The existence of a first-party supplemental needs trust must be disclosed to the trust beneficiary’s Department of Social Services, and the trustee of the trust must provide financial accountings of the trust, usually on a yearly basis, to the Department of Social Services, giving details about each disbursement of the trust.
A third-party supplemental needs trust is funded with the assets of a third party, instead of the assets of the trust beneficiary. Third-party supplemental needs trusts may be formed by the parent of an individual with disabilities, assuming that individual is 21 years of age or older, or it may be formed by another family member or any person other than the trust beneficiary. Third party-supplemental needs trusts may be created under a Last Will and Testament and funded when the donor of the funds passes away, or they may be created and funded during the lifetime of the donor.
Unlike with a first-party supplemental needs trust, when the beneficiary of a third-party supplemental needs trust dies, there is no requirement that the remaining trust assets must be used to reimburse the state for Medicaid benefits administered to the beneficiary, because the assets never belonged to the trust beneficiary in the first place.
Supplemental needs trusts may also be established through pooled trust programs administered by non-profit organizations. Pooled trust programs may take either the form of first-party supplemental needs trusts or third-party supplemental needs trusts, and are not limited to people under 65 years of age.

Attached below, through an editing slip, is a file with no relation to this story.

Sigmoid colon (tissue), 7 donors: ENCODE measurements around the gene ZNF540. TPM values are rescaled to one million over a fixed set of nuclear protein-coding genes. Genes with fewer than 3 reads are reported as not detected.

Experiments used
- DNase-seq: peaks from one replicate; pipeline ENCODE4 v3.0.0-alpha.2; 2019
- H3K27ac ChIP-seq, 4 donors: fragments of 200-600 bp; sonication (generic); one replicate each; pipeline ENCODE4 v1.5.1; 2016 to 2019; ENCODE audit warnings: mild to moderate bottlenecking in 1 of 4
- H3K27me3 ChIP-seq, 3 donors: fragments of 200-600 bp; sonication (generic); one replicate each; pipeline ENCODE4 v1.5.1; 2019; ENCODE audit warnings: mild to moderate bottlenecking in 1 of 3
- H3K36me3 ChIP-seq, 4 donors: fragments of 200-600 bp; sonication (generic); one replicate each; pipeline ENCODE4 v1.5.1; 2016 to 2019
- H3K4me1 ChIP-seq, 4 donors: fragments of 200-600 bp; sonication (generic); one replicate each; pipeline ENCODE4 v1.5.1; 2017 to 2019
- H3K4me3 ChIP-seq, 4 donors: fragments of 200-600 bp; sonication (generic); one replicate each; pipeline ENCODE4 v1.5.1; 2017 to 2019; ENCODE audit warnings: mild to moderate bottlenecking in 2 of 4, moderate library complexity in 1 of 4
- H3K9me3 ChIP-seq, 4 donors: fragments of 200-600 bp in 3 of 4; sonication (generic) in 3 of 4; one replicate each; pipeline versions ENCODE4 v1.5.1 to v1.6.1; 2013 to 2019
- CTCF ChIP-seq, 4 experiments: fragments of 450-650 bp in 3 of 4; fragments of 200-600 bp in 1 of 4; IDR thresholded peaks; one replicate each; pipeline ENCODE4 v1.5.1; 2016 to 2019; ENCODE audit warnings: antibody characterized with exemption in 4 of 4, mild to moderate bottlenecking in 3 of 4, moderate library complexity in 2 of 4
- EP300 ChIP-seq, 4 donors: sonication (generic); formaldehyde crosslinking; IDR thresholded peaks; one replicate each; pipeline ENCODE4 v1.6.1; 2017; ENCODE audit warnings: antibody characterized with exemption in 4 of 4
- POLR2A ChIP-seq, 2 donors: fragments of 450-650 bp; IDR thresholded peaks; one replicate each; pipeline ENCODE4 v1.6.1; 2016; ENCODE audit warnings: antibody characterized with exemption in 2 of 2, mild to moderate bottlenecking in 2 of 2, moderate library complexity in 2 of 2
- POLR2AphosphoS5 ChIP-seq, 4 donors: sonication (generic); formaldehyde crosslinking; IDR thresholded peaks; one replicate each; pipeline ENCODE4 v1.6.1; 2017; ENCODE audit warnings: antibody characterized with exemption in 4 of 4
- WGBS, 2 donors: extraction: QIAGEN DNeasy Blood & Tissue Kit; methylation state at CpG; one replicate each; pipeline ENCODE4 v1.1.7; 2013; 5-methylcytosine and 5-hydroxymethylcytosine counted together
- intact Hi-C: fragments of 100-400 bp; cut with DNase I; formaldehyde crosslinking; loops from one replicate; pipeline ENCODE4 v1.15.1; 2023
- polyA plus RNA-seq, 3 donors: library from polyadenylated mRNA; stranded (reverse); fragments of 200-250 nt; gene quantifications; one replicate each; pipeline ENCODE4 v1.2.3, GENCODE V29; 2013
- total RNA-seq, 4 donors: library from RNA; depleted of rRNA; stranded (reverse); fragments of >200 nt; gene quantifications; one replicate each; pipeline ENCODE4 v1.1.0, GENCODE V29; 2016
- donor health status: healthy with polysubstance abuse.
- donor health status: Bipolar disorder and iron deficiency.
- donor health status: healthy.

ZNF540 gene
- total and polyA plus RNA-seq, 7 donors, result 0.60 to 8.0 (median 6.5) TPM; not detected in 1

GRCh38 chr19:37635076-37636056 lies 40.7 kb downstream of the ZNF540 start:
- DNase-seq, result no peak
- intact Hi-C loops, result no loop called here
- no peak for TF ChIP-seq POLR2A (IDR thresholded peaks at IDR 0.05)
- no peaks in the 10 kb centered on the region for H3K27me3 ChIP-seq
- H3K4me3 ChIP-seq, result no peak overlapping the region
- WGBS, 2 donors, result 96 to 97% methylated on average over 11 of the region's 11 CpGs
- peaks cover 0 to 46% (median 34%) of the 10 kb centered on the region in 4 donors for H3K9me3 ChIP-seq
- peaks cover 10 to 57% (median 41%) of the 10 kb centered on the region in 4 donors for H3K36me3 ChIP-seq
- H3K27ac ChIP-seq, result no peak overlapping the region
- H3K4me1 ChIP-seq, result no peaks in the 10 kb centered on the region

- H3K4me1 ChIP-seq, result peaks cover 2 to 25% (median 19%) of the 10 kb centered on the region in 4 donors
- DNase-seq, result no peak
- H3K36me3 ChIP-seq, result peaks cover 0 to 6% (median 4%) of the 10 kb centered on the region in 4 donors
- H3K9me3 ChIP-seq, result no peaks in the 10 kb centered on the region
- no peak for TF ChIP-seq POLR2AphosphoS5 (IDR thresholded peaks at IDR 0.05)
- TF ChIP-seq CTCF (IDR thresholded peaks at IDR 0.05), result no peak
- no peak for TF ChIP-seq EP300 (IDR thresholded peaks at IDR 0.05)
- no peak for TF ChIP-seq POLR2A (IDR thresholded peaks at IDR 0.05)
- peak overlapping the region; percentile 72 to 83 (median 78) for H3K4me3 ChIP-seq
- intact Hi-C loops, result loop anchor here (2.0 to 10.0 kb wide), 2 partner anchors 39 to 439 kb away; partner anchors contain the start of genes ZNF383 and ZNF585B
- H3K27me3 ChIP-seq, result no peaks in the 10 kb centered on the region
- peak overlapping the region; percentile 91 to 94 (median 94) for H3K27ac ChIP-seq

In pooled trust programs, the non-profit holds a separate sub-account for each trust beneficiary and uses the funds in that sub-account for the sole benefit of the trust beneficiary. However, the non-profit will pool together the assets from each sub-account for investment and management purposes. The funds remaining in a pooled trust when a trust beneficiary passes away must be used for the benefit of other disabled beneficiaries, and do not need to be paid to the state.
With a pooled trust, there is one overriding drafted agreement called a Master Trust, and each beneficiary of the trust signs an agreement to join the pooled trust program. There may be an initial deposit amount requirement for a pooled trust, and the co-trustees will generally charge administrative fees for writing checks from the Trust on behalf of beneficiaries, for account maintenance, tax returns and accountings, investment fees, and so on.
Pooled trusts are sometimes used by older individuals who want to eliminate their Medicaid spenddown, because they can instead send their excess income to the pooled trust, which can then be used to pay for their needs. Any pooled trust beneficiary looking to use the pooled trust for elimination of their spenddown will need to have the Pooled Trust documentation approved by Medicaid.
A supplemental needs trust usually may not be used to pay for day-to-day living expenses such as shelter, food, rent, mortgage payments, garbage removal, and utilities, especially if the trust beneficiary is on SSI, and may only be used for the special needs of the trust beneficiary. All payments must be made to a third party, rather than directly to the trust beneficiary. The trustee of the supplemental needs trust may also reimburse third parties for amounts expended on the beneficiary’s behalf.
If payments are made directly to the trust beneficiary or are made for expenses such as rent and food, they will be considered income for purposes of SSI eligibility. For example, each dollar received by the trust beneficiary will result in a one-dollar reduction in SSI benefits, up to a maximum of one-third of the SSI benefits each month.
The following are examples of what a supplemental needs trust may pay for, without endangering the trust beneficiary’s eligibility for public benefits: